PISCATAWAY -- Izaiah Brown made history in the Big Ten track and field championships on Saturday, posting a conference-record time (45.32) in the 400-meter event.
But the biggest race of the Rutgers sophomore's life was measured in lives saved -- not seconds on a stopwatch.
Days before he was set to begin his sophomore year at Rutgers, the Amsterdam, N.Y., native experienced tragedy. His two-family home in the Albany suburb was destroyed by a fire.WATCH: Izaiah Brown wins Big Ten title in 400m
According to authorities on the scene, Brown's actions saved lives.
"I believe in total, upstairs and downstairs, there were eight people,'' Officer Allen Drake of the Amsterdam Police Department told the Daily Gazette (N.Y.) in an August 30, 2016, report.
"Everybody got out fine.''
That's because Brown sprinted into action shortly after he returned home from an afternoon track practice. He barely had time to swallow a spoonful of cereal before he smelled smoke.
"First thing we thought was (the man living) downstairs was burning food,'' Brown said, recalling the traumatic moments in an extensive interview with NJ Advance Media last week. "My friend, who had just returned from football practice, and I saw black smoke and instantly knew it was a fire. So we woke everyone up and got out of the house. My mom and my sister were asleep. I ran downstairs and got the two little kids out, and made sure the man of the house was out of the house.''
He actually made three trips in and out of the home in all -- the second was to alert the family downstairs of the fire and the third was to retrieve his phone, he said, in order to call the fire department.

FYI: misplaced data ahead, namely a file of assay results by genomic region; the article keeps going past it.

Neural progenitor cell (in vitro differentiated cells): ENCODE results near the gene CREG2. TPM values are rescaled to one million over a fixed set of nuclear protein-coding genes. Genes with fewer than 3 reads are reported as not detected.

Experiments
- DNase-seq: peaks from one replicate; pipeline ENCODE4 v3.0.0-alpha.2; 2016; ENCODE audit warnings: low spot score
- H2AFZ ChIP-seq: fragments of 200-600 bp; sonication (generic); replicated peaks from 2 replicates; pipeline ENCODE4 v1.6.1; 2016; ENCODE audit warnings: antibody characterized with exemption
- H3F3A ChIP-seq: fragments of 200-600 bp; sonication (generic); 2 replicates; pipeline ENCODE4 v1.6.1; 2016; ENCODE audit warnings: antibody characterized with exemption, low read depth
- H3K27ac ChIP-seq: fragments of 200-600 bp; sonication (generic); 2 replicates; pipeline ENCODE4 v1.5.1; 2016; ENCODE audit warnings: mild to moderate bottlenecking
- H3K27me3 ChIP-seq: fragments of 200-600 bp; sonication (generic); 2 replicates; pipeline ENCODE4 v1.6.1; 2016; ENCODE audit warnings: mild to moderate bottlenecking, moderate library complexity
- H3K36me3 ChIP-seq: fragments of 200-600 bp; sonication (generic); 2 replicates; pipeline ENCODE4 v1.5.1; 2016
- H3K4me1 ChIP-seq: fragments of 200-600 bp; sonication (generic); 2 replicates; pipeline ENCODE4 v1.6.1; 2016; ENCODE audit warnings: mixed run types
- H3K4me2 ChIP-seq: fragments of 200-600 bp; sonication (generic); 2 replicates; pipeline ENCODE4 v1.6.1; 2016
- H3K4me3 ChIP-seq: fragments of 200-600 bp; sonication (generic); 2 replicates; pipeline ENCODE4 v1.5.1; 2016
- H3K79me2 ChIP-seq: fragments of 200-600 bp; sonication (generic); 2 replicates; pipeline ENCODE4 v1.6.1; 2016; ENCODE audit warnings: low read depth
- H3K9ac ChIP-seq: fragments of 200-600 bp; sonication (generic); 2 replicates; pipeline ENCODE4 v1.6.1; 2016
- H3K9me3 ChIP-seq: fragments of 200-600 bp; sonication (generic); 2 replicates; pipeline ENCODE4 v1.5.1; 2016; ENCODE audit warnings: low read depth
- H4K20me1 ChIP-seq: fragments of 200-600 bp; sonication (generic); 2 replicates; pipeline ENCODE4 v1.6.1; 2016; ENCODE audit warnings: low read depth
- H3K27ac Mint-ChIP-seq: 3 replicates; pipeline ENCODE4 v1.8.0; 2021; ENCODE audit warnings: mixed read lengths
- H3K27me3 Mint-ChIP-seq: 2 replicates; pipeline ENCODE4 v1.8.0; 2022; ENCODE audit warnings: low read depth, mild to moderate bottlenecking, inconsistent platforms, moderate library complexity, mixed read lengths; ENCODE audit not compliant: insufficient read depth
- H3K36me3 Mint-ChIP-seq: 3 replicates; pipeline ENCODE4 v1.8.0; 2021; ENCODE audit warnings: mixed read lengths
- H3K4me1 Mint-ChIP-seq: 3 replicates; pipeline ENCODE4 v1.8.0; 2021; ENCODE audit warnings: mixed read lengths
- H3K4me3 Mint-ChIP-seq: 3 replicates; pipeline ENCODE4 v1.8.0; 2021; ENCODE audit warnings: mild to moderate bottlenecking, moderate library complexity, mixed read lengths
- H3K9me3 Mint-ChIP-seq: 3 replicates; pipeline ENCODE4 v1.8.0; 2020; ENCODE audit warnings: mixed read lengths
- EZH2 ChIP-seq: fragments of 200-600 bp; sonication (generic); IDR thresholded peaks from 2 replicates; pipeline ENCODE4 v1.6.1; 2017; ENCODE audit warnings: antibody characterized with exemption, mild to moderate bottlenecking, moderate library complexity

"It was just pitch black,'' he said. "The only reason I saw my phone is because my phone case is glow in the dark. My wallet was next to it and couldn't see my wallet. I was literally crying. It was dense pitch black smoke, and I was choking.''
That he did it all without shoes on adds another layer of improbability for a track star with Olympic-level aspirations..@RVisionRU: Interview with Izaiah Brown after record breaking 400m
"It turned out to be an electrical fire and the man downstairs hit it with (water from) a hose, which kind of made it worse,'' Brown said. "When the fire fighters got there, the house was engulfed (in flames) and they had me help them run the hose down the hose down the street. I was trying to do everything I could to try to stop it and save the house. It was so bad by the time they got there it just burned out. Everything was destroyed; the whole house leveled.''
His mother, Crystal Albino, was napping after working a shift for a local home health-care service company. After being awakened, she made sure her 15-year old daughter, NyAsia, was safe, grabbed their Maltese poodle and escaped with Brown leading the way.
"I was in total shock in disbelief and dismay,'' she said in a phone interview. "It was one of the biggest fears I've had -- other than losing my children -- a fire destroying my home. Izaiah just happened to get home 5 minutes before it started. He woke me up and said, 'Oh crap, mom, I think there's a fire.' Five minutes later the house was almost consumed.''
Unlike Brown, who returned to Rutgers a few days after the fire, Albino lives with a constant reminder of the fire. The remnants of the home were taken down days after the fire, and six months later the lot is a grassy field.